My Sisters and Brothers in Christ: In the Scripture for the 21st Sunday in Ordinary Time, St. Paul sums up how our daily living should be — to live as all things are from God and through Him and for Him are all things. Everything about us should be about God. We begin our day in thanksgiving for the gift of our life offered to us from God and we return to Him our entire being, in all moments of our time on this earth. As I read this Scripture, we are placed in the midst of the heavens. For if we all lived as St. Paul exhorts, our time on earth would be a heavenly experience.
Most of us would say that our experience on this earth is not necessarily heavenly. So, what is lacking? Jesus asks of the disciples a very simple question: “Who do you, My closest friends, say that I am?” He wants to make sure they understand the unified relationship He has with the Father. St. Peter, without any guile, boldly replies with his profession of faith, “You are the Christ, the Son of the living God.” St. Peter, as Jesus would say in our everyday language, “gets it!” Every time we profess our faith, we also profess that we “get it.” So, what is lacking? Or perhaps I should ask, what continues to keep us separated from God?
Throughout the Old and New Testaments, we hear the proclamation of God’s Truth. We read Scripture and learn of the failings of the people of God in following His Truth. Yet, God always calls us to Him; never abandoning us for our lacking. It is we who choose to not seek Him.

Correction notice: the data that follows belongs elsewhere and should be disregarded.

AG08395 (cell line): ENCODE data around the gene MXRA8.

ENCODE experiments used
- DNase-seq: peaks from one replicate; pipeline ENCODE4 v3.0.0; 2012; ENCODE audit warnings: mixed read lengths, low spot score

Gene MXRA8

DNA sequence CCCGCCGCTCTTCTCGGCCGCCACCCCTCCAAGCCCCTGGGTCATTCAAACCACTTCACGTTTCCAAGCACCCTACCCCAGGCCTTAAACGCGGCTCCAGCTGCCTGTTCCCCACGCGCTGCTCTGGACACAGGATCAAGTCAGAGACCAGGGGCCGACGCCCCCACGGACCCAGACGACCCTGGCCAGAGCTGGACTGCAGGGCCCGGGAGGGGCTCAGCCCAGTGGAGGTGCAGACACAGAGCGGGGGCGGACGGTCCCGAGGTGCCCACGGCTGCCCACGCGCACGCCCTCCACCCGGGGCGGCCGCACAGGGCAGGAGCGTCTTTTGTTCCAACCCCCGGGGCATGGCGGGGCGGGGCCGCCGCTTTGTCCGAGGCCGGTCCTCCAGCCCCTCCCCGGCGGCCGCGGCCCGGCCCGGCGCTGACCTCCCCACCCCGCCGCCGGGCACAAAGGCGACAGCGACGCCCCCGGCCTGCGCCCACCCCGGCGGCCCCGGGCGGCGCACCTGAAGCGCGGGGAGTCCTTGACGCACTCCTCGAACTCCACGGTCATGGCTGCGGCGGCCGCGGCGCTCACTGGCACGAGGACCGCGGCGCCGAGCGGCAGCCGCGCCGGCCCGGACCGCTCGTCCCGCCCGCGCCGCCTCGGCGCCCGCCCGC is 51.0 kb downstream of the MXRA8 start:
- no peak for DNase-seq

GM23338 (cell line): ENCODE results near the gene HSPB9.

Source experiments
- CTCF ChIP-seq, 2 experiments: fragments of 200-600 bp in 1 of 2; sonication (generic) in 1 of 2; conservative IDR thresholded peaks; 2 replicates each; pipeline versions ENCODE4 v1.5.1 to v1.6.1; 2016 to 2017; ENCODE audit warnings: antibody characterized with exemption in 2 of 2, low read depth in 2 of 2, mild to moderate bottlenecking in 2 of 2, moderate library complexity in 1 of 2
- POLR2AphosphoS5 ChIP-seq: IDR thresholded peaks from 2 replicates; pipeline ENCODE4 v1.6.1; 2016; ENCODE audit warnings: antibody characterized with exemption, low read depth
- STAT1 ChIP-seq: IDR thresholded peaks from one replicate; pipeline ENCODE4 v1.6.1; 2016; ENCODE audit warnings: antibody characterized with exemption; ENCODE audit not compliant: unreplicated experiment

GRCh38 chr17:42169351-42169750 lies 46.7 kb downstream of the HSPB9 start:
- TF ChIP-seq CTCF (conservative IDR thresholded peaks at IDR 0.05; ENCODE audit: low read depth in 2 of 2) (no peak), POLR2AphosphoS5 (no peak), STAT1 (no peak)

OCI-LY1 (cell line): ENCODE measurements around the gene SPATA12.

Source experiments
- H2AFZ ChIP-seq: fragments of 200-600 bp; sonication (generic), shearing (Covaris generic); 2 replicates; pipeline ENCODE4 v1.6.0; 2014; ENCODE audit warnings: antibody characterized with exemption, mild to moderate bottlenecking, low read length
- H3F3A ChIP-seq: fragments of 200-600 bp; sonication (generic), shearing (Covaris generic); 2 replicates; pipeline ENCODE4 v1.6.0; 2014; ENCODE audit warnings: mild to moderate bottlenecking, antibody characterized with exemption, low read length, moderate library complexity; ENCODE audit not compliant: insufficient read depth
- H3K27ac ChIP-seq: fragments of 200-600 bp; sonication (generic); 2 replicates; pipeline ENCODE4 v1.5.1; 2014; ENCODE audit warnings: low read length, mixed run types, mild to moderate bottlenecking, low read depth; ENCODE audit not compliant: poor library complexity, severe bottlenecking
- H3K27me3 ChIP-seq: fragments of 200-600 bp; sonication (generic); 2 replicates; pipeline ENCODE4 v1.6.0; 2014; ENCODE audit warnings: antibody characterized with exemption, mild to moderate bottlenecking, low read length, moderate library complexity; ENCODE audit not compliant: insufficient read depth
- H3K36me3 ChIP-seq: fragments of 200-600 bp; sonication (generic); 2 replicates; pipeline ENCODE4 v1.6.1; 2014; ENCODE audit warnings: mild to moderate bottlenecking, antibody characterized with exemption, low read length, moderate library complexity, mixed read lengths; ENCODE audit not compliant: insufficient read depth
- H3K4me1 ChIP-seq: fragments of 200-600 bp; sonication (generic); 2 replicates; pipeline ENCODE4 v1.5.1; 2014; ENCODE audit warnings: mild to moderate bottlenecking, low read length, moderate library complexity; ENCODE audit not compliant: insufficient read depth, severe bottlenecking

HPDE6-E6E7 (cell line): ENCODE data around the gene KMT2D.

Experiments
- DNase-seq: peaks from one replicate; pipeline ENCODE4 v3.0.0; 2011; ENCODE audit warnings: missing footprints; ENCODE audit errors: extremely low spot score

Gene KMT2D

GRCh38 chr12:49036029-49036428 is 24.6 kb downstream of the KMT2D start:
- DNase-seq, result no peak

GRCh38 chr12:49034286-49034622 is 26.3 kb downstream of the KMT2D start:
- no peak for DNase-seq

Recently, I read an article by Jesuit Father Bill McCormick, who asks, “How can we sustain a society that proclaims truths in some corners but in others denies its very possibility?” Perhaps it is the difference between a lower case and upper case and a plural vs singular. For the truths to which he refers are manmade; the Truth to whom God refers is God Himself. Father McCormick writes, “all people of good will need to do what they can where they are and with their gifts to rebuild the credibility of Truth.” Father McCormick speaks to the politicizing of our society and the divisions that exist because of our misguided path to other gods. He notes, “Politically, we can recover from this moment. But spiritually, it is not clear that we want to.”
Today, there is so much discord within our world, discord between one another. We cannot be a Eucharist if we do not seek unity through, with and in God. We are called not to love one another because of our politics, or because of our sameness, or any other reason. We are called to love one another as we are of God, made for God to live with God. St. Paul tells us that both Jew and Gentile, despite the religious recalcitrance of each, have received the gift of faith. The methods used by God in making this outreach to the world stagger our ability to understand. At the same time, He offers us this luminous invitation to abiding faith.
Who are you following? During this time of Eucharistic Revival, we all need to pause and right set our path toward God. We need to pull out the weeds of our heart — those “truths” that are destructive and not of God — and return to Him with our whole heart, our whole strength, and whole mind. Admittedly, this is not easy. For in doing so, we will need to reject the “truth” and live the Truth, which means that we may find ourselves not agreeing with friends or family and struggle to be the prophet we are called to be. We will have to reject the nuances which separate ourselves from God, the disdain we may express toward our family members; the frustration with the driver who switches lanes without a turn signal; the choice of sports vs. prayer; etc. Jesus asks us who we believe He is. If we profess our faith in Him, then we ought to say “yes” to His eternal invitation to come to the table of the Eucharist; to eat and drink that we are one through, with and in Him. Who wants to follow Jesus?